Judy Ryan is an author, columnist, consultant, trainer, coach, keynote presenter, and systems developer and integrator. She is the CEO of LifeWork Systems, a performance management company specializing in culture transformation. Ryan is responsible for creating a fully scalable, distributive, digital platform, and support processes within a culture implementation framework.
Where did you grow up and what was your childhood like? Did you have any particular experiences/stories that shaped your adult life?
I grew up in the now infamous Ferguson Missouri. I had what appeared to be an all-American, middle-class family. We were raised Catholic and my parents stayed together. I had no overt abuse of any kind and no traditionally traumatic experiences. However, my parents were extremely right-wing conservatives. They held John Birch Society meetings in our home, supported segregationist Barry Goldwater, were opposed to the ERA (Equal Rights Amendment), and as fairly young Catholic children, we were tasked with picketing abortion clinics. Like many families in the 60s, we were told how to think, feel, and act. There was a relentless certainty to it and it was not acceptable to think outside of the parental belief system.
I think this ultimately led to me discovering and participating in the work of Adler’s ‘individual psychology’. In some ways, not having overt abuse helped me see subtle abuse. I learned in my 20s that one condition every person must experience is to feel seen and heard and to have one’s ideas and differences shared and accepted. Without this, I suffered significant anxiety and depression. I came to see that the very fabric of our cultures in most conventional homes, schools, churches, workplaces and more, is basically predicated on a top-down, power-over, power-under dynamic that sets many people up to experience a sense of shame and inferiority.
Adler’s psychology model (the basis for all my work) counters this so that people recognize the need to dismantle damaging norms and replace them with conditions and conversations in which people become confident, resilient and collaborative. Once I was part of promoting this work in many settings, my passion for my work surfaced and my healing began. I have never lost this passion and I am never tired of seeing what an incredibly powerful model it is.
What is something you wish you would’ve realized earlier in your life?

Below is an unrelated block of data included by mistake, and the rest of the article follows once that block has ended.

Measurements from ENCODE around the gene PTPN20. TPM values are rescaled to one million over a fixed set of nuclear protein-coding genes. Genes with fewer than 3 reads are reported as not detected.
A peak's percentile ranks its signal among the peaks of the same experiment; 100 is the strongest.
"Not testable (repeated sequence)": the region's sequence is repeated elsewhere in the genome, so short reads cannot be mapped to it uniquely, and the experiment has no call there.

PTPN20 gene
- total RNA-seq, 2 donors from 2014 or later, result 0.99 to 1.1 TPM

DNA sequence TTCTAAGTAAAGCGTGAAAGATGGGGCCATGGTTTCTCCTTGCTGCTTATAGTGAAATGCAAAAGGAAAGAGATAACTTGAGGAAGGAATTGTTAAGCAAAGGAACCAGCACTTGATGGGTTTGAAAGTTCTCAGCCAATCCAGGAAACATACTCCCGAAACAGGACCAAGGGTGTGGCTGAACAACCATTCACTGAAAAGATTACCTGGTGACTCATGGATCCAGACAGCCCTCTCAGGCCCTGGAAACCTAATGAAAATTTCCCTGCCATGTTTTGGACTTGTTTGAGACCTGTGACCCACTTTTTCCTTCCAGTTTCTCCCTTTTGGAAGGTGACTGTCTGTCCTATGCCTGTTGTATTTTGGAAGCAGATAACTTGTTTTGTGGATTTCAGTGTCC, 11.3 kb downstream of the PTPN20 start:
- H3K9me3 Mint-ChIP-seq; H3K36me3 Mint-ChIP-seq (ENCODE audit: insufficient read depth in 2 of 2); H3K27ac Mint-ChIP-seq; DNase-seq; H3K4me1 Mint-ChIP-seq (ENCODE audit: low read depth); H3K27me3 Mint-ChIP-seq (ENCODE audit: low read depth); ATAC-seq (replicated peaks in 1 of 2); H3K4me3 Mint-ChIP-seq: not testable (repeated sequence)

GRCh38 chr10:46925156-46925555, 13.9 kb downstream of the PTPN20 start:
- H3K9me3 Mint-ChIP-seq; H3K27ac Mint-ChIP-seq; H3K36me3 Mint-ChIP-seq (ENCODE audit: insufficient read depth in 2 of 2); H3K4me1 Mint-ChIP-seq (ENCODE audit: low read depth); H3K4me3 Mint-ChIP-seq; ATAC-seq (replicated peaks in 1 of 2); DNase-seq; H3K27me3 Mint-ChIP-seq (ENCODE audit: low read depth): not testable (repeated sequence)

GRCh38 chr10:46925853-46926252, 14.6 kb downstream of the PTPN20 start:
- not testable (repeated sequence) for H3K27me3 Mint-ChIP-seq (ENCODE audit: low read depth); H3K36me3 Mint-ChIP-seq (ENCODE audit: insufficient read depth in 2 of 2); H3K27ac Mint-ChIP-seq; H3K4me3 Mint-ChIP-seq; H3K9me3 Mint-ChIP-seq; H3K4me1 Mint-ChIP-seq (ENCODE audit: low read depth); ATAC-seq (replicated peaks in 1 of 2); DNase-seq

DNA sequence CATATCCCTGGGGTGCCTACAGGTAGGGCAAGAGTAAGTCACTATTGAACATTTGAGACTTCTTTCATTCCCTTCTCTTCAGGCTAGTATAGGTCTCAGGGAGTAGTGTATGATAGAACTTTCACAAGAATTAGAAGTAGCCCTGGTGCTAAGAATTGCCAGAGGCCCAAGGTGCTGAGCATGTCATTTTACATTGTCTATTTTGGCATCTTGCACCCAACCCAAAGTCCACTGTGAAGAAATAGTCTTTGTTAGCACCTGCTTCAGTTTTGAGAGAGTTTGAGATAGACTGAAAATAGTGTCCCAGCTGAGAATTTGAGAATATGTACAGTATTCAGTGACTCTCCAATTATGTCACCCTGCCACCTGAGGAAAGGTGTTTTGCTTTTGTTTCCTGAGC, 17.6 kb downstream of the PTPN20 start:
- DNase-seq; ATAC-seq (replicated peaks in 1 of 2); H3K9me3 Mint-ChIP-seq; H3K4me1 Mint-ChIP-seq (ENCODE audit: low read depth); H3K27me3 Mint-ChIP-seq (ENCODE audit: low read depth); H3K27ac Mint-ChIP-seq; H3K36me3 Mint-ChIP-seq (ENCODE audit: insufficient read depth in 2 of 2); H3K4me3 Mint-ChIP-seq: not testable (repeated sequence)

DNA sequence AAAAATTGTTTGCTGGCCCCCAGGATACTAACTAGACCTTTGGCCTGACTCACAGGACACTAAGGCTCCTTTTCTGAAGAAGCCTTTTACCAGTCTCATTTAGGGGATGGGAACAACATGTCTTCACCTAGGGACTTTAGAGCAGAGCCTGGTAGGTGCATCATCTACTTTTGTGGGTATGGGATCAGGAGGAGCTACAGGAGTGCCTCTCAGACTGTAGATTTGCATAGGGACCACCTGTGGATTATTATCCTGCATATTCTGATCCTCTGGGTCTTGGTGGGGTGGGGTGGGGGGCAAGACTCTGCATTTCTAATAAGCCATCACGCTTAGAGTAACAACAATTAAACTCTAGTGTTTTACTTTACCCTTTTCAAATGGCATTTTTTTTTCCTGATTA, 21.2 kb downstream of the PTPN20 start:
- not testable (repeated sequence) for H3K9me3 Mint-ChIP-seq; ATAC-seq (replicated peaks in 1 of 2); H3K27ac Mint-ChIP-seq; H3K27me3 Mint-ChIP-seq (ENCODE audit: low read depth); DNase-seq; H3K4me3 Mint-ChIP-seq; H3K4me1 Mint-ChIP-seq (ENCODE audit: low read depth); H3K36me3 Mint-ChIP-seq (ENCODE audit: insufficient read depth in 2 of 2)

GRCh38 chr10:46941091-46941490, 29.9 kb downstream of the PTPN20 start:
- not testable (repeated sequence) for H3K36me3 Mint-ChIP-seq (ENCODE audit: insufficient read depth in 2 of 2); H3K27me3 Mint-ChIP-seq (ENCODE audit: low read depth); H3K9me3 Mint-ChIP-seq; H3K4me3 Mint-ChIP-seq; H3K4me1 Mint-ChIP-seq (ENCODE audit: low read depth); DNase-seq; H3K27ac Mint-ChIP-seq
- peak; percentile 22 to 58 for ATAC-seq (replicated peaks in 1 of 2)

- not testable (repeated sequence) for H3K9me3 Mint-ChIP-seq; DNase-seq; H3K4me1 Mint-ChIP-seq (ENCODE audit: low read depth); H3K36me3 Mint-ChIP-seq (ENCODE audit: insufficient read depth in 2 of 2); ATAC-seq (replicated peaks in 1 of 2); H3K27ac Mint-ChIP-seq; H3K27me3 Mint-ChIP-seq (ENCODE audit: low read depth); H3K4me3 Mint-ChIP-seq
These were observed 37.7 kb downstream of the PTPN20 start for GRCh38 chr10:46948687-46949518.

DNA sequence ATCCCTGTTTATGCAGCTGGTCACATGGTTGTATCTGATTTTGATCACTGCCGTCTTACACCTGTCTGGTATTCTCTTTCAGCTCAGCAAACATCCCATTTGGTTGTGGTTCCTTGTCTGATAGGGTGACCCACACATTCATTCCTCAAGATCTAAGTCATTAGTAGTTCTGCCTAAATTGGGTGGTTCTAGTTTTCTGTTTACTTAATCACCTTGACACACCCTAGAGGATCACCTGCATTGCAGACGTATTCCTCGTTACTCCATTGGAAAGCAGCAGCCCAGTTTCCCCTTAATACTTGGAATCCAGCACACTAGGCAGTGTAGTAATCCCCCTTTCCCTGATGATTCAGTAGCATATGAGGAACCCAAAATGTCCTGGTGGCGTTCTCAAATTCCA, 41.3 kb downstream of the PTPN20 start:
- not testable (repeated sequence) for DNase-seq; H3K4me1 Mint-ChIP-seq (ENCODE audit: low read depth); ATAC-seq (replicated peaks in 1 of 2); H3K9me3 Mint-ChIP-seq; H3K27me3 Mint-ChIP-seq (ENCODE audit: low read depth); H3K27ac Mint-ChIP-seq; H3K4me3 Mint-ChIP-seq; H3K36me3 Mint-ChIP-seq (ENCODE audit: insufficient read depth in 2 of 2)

I think it would have been great to have understood (and been raised in a family that understood) the conditions needed to create open-hearted, confident, inductive-reasoning, agile people who are able to take reasonable risks and flex in either leading or following as needed.
I think many people judge themselves harshly when they don’t understand what has caused dysfunction and fear in them. They think it should look like terrible things like living with an alcoholic or being sexually abused, but it need not. They often become self-doubting and self-critical. One of my most popular articles is one called ‘You Make Sense and Deserve Compassion’. I think this popularity reflects that too many people fear they don’t make sense and are just wrong.
So much potential is wasted in individuals and groups and damage done and remains within many individuals and organizations. I think I have had to work hard to heal from not only the initial experiences I (and many others) went through and the impacts of this are long-lasting. From a faulty foundation, many people tolerate and even invite conditions they were raised on in marriages and workplace dynamics. It’s as if people cease to expect a truly healthy dynamic to exist or do not recognize the significance of it when they see such an outcome. They attribute it to other things such as wealth, or looks, etc.
What are bad recommendations you hear in your profession or area of expertise?
Most people inadvertently base their human systems (how people are taught and also expected to think, feel, speak and act) on 4 widely accepted control models: Autocratic (policing, power-over and threats, subtle or overt), Incentives (dangling carrots), Judgments (praising [“Go out and make me proud”] or criticizing [“I’m disappointed in you.”]) and Pampering/Spoiling (enabling, over-compensating, hovering, exempting).
These are all extrinsic motivation practices and are based on fearful and limiting beliefs about people. They weaken intrinsic or internal motivation and prevent the development of people into self-leadership instead. When behavior is then subpar in reaction, this set of circumstances reinforces the notion that people are limited and more control is needed! Everything (every tool, policy, process, operation) built on top of control models becomes ineffective and even counter-productive and all practices become toxic when built upon these.
That’s why my most challenging job is what Adler called ‘Spitting in Your Soup’. This is a phrase to describe the need to frame things thought to be wholesome and show them as unhealthy, distasteful.